In the tradition of Drake, Caleb Scharf from the Columbia Astrobiology Center and Leroy Cronin of Glasgow University decided to hone in on the “entry point” for speculations about SETI, the origin of life (OoL). … Their resulting “OoL Frequency Equation” considers the following factors, which can be seen as expansions of Drake’s variable fl, the fraction of habitable planets on which life does arise.

They describe the factors in the new equation, but we don’t need to get into that. Moving along:

The last factor Pa is clearly the most significant of all. It’s about probability. Scharf and Cronin recognize that the origin of life, in their own perspective, boils down to one thing: a lucky accident.

The published paper doesn’t call it a “lucky accident.” Scharf and Cronin say: “We purposefully treat Pa as a catchall that circumvents the need to go into the (unknown) mechanical details.”

Another excerpt from the Discoveroids:

Unless the probability is sufficiently high for a minimal cell to self-assemble, the other terms don’t matter.

To show how improbable it is, they quote Fred Hoyle, famous for the junkyard tornado analogy, which is forever quoted by creationists. They also refer to remarks made by Discoveroids Doug Axe and Stephen Meyer. On with the article:

Evolutionists are eager to leap over the OoL hurdle so that they get where they feel more comfortable, with Darwinian evolution. Once life exists, natural selection becomes their magic wand, able to turn protocells into philosophers’ brains.

We’re skipping a load of Discoveroid blather, but this is from the end of their article:

If nothing but chance is available to sequence the ingredients needed for a minimal cell, the probability is so tremendously beyond the universal probability bound as to rule it out of court. By contrast, we know of a cause that can organize building blocks into functional complex structures. That cause, of course, is intelligence.

Aha — the Discoveroids have the magic answer! No fancy equations are necessary.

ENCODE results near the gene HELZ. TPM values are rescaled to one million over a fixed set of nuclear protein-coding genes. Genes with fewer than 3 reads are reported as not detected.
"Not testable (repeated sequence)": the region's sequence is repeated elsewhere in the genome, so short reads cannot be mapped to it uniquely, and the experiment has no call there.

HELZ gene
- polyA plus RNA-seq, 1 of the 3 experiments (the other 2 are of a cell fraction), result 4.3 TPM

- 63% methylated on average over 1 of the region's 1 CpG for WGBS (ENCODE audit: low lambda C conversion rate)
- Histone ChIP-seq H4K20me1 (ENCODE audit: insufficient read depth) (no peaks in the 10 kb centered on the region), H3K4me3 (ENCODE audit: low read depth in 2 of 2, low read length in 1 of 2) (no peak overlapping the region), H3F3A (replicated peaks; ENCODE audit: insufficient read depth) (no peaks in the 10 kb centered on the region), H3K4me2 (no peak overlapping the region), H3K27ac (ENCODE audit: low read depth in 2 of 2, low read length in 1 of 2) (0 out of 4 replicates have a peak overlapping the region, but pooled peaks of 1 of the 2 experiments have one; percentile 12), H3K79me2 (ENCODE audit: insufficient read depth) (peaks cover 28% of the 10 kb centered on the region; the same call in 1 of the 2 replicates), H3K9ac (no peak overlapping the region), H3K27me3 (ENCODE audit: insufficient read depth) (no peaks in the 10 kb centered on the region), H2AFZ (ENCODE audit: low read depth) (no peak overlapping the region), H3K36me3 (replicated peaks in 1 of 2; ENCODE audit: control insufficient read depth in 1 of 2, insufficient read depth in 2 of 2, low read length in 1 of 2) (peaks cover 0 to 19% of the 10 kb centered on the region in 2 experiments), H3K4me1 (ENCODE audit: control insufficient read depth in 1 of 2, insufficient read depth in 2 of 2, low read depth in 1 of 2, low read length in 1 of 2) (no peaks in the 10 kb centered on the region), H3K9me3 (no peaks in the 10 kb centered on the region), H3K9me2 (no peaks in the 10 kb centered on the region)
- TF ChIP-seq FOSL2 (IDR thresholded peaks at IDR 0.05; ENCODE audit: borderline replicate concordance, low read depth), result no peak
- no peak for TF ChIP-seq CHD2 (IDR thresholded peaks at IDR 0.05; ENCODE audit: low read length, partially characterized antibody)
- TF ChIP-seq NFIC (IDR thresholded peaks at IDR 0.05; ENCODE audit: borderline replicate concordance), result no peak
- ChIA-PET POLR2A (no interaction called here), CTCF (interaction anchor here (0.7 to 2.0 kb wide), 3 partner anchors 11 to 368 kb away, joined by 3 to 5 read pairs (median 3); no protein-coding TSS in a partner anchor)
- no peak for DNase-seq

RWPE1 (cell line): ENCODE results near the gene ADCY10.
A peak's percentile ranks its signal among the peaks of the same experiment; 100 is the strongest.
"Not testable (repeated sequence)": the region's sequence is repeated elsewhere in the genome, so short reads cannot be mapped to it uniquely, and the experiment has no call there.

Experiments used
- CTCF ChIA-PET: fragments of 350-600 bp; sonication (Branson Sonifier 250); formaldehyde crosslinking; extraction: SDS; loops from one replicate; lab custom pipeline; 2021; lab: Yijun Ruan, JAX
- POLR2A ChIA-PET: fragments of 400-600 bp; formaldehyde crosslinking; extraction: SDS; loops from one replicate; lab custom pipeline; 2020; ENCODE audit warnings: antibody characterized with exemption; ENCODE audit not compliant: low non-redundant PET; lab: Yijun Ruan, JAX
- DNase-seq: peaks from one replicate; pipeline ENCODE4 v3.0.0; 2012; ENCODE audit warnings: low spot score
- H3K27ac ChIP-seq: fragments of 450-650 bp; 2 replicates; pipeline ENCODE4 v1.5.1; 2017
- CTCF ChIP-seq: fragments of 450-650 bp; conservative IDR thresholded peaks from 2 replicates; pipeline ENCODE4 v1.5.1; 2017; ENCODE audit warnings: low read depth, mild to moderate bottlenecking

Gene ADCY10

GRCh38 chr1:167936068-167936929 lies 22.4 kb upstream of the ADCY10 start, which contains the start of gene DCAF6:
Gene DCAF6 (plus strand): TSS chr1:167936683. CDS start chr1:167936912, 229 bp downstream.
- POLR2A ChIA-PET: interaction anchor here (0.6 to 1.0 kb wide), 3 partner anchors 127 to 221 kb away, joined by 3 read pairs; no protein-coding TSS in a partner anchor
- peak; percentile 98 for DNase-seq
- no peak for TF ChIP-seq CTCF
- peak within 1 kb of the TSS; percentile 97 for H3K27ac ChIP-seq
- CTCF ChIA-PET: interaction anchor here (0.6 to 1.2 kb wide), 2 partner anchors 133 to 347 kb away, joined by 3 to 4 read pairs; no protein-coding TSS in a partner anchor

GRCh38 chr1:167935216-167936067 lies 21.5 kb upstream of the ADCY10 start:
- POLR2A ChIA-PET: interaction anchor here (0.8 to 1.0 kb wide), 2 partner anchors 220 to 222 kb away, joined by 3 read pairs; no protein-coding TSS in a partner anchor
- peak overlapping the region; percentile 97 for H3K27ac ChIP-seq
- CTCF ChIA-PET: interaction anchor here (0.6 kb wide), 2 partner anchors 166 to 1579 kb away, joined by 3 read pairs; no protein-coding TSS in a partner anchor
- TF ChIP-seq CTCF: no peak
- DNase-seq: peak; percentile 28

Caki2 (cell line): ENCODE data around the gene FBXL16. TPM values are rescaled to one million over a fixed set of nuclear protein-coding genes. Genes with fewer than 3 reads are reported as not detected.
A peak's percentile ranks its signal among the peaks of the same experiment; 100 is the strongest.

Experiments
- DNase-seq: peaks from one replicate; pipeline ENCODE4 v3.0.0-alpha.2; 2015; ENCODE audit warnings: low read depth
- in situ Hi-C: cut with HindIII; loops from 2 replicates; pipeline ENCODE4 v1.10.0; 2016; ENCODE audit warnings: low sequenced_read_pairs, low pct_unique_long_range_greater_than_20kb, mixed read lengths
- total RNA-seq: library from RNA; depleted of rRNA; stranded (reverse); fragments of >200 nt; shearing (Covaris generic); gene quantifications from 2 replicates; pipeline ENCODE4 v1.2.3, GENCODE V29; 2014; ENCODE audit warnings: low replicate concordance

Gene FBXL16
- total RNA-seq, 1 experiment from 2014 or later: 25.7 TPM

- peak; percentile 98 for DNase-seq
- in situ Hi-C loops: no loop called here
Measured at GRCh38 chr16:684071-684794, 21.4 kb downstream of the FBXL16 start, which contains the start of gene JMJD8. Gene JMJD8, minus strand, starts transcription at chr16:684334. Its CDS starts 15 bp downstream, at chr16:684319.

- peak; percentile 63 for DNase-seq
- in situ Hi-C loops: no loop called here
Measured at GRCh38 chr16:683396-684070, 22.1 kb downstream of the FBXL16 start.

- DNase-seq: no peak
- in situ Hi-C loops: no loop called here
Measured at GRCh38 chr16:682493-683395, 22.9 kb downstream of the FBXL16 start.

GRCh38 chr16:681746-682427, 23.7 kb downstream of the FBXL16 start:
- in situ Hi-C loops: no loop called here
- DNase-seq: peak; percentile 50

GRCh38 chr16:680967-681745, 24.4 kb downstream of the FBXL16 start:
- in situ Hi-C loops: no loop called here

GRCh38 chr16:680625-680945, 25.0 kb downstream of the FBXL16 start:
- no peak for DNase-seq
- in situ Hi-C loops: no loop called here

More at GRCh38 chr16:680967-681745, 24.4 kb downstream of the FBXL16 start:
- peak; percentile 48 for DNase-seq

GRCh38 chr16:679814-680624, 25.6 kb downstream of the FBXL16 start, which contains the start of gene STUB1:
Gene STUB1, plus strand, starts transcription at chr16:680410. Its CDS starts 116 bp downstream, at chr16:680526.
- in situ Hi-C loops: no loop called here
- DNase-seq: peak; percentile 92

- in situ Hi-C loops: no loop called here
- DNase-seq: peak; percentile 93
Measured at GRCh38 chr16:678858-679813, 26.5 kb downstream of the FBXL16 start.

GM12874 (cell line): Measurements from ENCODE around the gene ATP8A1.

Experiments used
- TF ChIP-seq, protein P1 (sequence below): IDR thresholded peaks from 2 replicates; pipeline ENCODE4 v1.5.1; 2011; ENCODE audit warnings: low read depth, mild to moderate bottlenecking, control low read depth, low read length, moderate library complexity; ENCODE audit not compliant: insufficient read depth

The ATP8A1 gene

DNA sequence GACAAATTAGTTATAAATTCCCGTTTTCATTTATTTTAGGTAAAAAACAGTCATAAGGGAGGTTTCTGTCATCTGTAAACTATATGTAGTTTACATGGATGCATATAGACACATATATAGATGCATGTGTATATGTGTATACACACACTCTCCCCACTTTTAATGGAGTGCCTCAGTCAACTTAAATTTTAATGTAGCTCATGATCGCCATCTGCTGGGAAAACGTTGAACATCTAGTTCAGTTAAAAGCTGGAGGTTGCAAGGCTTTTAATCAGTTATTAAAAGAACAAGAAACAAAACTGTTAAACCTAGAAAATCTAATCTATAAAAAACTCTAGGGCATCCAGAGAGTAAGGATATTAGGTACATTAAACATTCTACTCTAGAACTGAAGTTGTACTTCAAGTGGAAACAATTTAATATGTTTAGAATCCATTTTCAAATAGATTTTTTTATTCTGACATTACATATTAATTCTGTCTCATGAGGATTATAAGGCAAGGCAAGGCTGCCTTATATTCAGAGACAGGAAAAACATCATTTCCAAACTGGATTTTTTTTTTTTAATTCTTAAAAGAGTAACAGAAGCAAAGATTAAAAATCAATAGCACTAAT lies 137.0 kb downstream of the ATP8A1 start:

Copyright © 2016. The Sensuous Curmudgeon. All rights reserved.

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16 responses to “Discoveroids: The Impossible Origin of Life

  1. As stated before using the only badly explored example we have the chances of life on a planet are 100%.

  2. Leonardo da Vinci had the intelligence to design flying machines, but that was not enough to build one.
    Intelligence is not a sufficient cause to organize building blocks into a complex structure.

  3. michaelfugate

    Neither is it necessary. Unless of course you believe God is behind everything, but then it explains nothing.

  4. Why do people who are certain that all life came from oogity-boogity spend so much effort in an attempt to discredit speculation on the origins of life by people with actual science credentials? You don’t suppose that they are scared? Naw, they’re too well informed to be frightened of that pagan science stuff.

  5. So if the odds of life forming naturally are “tremendously beyond the universal probability bound,” then the Intelligent Designer did not itself form naturally.

    So, the designer cannot exist… unless it is some supernatural entity formed from some unknown supernatural cause that is impossible for to investigate. What are the odds of that unknown supernatural cause occurring, resulting in supernatural “life?” What is the equation for that? What are the variables and how does one determine what inputs to use? Is there only one designer, or many? Does the process by which designers are formed replicate itself? If not, why not?

    Maybe we can be of some help to the creationists by taking a stab at such an equation. Since the probability of a supernatural realm – based on the evidence we have so far – is zero, solving the equation should be simple enough for even creationists to understand.